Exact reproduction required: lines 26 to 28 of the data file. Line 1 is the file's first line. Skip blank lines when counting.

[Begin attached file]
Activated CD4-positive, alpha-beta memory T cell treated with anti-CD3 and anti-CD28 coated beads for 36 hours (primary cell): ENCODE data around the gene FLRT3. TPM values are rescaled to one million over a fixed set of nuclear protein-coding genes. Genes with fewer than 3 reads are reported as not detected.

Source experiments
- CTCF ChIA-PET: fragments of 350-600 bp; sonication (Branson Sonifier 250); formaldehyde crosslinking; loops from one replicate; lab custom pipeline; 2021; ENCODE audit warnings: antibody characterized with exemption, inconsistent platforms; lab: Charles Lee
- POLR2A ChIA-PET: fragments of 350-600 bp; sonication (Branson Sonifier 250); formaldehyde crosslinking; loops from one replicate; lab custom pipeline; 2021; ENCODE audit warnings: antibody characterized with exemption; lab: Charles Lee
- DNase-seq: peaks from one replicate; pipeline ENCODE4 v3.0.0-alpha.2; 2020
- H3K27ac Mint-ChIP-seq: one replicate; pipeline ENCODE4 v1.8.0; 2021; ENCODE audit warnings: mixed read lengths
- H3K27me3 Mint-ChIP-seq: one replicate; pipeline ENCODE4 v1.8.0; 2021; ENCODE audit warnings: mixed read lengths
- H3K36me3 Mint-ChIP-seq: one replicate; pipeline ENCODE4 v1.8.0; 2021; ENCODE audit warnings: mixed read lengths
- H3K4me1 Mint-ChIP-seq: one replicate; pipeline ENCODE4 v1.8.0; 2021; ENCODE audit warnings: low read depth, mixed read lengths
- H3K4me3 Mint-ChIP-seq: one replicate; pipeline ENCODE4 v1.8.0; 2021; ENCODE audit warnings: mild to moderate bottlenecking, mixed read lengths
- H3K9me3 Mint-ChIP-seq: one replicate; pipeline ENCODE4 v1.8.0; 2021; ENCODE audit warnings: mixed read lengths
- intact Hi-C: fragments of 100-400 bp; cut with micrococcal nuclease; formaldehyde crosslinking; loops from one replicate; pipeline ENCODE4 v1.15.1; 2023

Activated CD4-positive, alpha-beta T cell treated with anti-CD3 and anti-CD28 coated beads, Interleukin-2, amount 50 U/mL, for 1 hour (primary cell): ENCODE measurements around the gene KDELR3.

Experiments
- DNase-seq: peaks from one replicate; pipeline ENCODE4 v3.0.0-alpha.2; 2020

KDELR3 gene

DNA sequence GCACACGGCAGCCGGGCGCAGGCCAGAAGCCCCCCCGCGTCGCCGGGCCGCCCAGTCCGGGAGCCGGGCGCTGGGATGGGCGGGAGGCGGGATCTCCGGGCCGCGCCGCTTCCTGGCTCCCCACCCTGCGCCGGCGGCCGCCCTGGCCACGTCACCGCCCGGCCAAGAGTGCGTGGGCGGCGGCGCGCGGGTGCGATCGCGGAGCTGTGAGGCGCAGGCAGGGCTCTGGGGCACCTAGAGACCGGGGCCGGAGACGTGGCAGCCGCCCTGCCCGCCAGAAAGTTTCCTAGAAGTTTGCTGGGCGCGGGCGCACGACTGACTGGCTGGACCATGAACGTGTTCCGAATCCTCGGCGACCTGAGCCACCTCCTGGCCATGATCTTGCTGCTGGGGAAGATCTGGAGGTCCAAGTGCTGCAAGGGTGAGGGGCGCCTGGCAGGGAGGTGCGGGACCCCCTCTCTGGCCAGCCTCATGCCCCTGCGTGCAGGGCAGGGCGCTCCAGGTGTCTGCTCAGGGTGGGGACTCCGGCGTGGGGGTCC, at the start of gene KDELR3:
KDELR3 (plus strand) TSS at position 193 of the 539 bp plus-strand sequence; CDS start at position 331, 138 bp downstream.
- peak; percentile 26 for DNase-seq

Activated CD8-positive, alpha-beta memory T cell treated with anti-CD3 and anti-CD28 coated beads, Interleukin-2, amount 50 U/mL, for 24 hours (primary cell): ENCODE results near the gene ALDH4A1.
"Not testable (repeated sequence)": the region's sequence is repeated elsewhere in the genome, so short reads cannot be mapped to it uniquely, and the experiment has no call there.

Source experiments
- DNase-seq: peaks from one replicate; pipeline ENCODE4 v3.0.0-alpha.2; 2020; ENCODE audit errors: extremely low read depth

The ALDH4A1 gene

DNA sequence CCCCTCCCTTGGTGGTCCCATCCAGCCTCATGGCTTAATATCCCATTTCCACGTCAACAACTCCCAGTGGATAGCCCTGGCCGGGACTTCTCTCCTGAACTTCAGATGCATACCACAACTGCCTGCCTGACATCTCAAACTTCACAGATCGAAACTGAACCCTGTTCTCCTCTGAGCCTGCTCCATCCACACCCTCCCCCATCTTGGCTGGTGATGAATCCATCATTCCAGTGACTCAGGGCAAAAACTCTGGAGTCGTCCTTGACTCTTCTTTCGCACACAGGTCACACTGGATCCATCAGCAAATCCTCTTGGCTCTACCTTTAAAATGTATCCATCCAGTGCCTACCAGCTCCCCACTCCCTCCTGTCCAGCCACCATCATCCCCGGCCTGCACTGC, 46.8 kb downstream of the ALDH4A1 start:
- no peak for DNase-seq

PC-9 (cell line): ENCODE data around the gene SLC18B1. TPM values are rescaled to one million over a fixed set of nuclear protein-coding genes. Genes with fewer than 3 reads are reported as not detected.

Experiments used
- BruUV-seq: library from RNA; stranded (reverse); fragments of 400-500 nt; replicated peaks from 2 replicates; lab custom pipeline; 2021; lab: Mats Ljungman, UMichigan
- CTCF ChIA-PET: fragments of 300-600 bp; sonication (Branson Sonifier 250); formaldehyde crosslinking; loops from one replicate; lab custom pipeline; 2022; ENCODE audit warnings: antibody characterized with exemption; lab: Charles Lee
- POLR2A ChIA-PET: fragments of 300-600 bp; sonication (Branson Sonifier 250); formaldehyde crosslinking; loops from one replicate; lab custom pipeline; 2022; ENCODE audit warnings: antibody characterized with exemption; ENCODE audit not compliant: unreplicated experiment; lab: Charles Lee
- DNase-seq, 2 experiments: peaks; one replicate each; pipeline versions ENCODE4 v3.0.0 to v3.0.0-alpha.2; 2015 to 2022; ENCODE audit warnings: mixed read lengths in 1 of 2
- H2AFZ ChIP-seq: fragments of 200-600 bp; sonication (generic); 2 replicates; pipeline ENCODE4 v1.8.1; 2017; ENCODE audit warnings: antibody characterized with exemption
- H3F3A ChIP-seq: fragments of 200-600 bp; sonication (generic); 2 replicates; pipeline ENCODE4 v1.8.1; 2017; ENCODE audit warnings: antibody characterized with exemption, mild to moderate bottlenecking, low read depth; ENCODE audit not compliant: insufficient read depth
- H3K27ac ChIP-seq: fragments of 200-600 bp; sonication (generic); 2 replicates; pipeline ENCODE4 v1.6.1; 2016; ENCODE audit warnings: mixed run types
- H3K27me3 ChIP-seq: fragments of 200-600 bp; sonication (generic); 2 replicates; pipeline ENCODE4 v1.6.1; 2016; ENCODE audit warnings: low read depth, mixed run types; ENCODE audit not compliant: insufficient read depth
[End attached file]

- no peak for DNase-seq

PC-9 (cell line): ENCODE data around the gene SLC18B1. TPM values are rescaled to one million over a fixed set of nuclear protein-coding genes. Genes with fewer than 3 reads are reported as not detected.

Experiments used